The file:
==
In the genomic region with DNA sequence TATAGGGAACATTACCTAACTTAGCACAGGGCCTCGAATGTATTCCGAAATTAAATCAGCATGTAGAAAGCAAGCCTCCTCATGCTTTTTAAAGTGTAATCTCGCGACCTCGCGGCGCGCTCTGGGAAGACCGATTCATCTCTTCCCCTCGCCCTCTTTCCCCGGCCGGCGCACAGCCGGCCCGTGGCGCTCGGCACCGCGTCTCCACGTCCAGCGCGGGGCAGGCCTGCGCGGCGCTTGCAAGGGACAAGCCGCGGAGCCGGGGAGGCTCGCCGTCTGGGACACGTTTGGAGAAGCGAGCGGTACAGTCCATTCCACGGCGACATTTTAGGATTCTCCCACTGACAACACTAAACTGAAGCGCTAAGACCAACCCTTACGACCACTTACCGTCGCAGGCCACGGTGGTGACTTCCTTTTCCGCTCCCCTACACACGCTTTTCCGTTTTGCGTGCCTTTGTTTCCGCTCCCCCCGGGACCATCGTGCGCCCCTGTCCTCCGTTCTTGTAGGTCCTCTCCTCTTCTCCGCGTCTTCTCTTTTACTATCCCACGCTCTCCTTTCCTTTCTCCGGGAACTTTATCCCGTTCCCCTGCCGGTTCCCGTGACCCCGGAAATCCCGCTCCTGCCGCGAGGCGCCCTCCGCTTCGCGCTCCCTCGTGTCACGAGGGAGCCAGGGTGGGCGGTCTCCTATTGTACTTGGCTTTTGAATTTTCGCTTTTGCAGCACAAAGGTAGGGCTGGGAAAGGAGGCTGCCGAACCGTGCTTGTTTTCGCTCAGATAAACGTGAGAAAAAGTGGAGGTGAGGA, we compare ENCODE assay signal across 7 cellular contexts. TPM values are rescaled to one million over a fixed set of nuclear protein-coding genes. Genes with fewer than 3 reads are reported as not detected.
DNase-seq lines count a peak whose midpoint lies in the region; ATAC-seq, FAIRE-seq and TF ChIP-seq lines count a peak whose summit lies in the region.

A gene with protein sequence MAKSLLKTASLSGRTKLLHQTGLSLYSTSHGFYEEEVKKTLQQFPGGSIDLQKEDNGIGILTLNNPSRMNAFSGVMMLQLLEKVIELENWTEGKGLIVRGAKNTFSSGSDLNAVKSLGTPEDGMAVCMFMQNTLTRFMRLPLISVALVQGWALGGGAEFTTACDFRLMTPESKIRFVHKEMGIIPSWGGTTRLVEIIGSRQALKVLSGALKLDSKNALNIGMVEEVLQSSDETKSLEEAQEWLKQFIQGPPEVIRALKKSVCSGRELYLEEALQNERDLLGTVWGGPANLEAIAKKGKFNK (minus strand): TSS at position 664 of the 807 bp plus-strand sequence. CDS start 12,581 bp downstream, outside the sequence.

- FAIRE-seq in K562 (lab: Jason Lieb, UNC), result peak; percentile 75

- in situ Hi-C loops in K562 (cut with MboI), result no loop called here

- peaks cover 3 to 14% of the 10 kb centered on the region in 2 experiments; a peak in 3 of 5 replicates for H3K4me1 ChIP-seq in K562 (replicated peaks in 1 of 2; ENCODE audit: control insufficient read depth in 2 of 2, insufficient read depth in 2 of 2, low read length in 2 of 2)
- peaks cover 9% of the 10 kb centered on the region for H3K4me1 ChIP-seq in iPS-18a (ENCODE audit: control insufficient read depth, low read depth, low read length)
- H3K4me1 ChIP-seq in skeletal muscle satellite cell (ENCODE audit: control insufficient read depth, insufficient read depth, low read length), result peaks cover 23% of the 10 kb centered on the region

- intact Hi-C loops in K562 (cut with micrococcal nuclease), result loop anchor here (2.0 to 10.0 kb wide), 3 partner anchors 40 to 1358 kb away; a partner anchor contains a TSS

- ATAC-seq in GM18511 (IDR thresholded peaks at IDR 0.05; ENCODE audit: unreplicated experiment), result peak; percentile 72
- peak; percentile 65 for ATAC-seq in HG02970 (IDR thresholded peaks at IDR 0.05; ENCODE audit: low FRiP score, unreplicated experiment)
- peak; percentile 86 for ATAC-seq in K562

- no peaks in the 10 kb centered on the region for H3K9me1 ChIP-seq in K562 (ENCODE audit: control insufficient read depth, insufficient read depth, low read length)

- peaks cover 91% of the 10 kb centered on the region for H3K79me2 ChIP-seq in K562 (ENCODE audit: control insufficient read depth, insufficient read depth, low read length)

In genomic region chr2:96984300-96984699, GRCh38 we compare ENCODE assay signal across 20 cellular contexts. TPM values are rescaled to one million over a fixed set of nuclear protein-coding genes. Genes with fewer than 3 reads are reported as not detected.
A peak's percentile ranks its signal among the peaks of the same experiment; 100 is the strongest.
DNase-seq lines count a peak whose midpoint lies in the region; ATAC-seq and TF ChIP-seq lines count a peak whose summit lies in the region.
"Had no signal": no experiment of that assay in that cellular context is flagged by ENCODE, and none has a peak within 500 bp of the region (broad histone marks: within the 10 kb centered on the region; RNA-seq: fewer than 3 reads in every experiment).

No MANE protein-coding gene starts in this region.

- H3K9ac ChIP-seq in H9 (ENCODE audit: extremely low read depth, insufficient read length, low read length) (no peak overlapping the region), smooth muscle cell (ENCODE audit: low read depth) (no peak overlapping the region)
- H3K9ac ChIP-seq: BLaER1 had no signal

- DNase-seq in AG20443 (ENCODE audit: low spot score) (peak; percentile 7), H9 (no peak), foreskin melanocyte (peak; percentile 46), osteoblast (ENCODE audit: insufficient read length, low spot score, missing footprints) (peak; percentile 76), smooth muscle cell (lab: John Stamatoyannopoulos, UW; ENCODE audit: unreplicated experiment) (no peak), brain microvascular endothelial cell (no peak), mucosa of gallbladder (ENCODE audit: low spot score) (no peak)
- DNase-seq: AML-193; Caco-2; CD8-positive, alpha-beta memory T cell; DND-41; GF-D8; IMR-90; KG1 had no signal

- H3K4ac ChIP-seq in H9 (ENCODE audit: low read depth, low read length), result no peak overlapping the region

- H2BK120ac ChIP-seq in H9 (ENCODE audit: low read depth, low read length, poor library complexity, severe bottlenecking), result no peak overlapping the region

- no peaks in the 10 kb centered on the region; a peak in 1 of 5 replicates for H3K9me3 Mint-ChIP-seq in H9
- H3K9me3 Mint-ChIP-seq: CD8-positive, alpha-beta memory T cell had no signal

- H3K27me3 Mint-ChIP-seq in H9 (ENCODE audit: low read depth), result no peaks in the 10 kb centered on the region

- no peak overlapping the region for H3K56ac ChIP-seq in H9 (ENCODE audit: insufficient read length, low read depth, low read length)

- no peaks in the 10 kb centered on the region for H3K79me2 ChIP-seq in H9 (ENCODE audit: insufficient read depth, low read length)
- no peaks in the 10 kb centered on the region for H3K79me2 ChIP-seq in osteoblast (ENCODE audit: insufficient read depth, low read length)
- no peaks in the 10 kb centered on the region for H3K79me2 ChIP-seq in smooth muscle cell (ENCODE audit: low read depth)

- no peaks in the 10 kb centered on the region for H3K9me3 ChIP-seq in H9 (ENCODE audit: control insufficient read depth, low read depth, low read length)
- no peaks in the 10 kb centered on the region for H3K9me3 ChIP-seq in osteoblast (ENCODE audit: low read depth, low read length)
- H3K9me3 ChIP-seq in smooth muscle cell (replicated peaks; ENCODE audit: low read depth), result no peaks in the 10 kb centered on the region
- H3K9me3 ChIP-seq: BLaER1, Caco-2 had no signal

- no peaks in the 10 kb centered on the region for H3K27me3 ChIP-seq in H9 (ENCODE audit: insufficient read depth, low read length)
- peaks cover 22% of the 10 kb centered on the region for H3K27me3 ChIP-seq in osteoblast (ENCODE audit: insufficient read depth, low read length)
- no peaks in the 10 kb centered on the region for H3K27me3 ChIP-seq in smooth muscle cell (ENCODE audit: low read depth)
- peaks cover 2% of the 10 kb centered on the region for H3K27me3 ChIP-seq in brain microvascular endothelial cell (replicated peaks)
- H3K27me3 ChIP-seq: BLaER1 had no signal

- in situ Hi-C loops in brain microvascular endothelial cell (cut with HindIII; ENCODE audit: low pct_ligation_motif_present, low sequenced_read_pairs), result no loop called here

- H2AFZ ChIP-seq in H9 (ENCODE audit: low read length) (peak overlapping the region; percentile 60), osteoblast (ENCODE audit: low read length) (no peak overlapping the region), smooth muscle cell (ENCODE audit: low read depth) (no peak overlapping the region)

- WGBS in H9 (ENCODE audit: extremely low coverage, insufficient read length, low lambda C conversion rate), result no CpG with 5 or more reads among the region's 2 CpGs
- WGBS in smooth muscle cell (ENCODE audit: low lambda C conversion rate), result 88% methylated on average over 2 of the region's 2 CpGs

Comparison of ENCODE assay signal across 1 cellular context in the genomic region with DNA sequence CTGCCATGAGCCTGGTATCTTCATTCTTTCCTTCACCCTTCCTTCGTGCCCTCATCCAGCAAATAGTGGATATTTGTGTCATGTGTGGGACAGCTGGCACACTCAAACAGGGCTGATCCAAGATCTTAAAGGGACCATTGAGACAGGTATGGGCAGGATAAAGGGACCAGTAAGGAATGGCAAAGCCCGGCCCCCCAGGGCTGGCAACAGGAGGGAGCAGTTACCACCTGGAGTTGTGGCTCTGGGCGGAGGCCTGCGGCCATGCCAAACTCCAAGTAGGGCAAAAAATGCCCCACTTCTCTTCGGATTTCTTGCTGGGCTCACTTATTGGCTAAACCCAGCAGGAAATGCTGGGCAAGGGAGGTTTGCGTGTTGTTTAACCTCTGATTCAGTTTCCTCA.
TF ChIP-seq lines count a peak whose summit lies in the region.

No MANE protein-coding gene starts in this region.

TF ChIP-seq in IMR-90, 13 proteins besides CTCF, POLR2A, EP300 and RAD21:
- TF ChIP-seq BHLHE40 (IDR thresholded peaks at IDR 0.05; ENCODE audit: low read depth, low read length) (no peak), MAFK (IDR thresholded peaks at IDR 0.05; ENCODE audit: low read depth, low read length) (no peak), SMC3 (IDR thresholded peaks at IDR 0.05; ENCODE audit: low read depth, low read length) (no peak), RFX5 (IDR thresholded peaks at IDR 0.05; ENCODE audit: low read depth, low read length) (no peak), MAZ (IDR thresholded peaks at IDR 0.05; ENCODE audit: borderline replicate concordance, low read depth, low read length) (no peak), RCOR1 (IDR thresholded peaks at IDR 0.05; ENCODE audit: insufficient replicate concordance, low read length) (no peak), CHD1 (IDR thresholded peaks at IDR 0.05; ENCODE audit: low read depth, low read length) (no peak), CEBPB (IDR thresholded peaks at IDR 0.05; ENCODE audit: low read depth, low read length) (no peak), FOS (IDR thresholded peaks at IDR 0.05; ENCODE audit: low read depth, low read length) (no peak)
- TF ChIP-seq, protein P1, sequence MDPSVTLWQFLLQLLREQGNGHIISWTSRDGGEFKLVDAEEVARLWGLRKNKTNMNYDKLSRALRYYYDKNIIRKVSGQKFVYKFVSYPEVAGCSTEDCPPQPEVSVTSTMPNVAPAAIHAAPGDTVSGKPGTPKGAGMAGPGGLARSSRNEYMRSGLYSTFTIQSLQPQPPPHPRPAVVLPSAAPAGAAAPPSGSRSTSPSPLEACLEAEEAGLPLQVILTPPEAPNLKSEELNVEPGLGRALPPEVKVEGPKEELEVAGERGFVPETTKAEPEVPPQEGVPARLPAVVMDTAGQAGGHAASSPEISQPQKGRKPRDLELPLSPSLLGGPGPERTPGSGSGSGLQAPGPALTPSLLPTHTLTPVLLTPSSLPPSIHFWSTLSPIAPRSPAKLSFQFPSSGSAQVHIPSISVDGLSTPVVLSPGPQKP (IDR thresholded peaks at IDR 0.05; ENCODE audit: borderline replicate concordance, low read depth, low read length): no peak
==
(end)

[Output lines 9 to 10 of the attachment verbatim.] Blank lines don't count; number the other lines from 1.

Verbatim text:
- intact Hi-C loops in K562 (cut with micrococcal nuclease), result loop anchor here (2.0 to 10.0 kb wide), 3 partner anchors 40 to 1358 kb away; a partner anchor contains a TSS

- ATAC-seq in GM18511 (IDR thresholded peaks at IDR 0.05; ENCODE audit: unreplicated experiment), result peak; percentile 72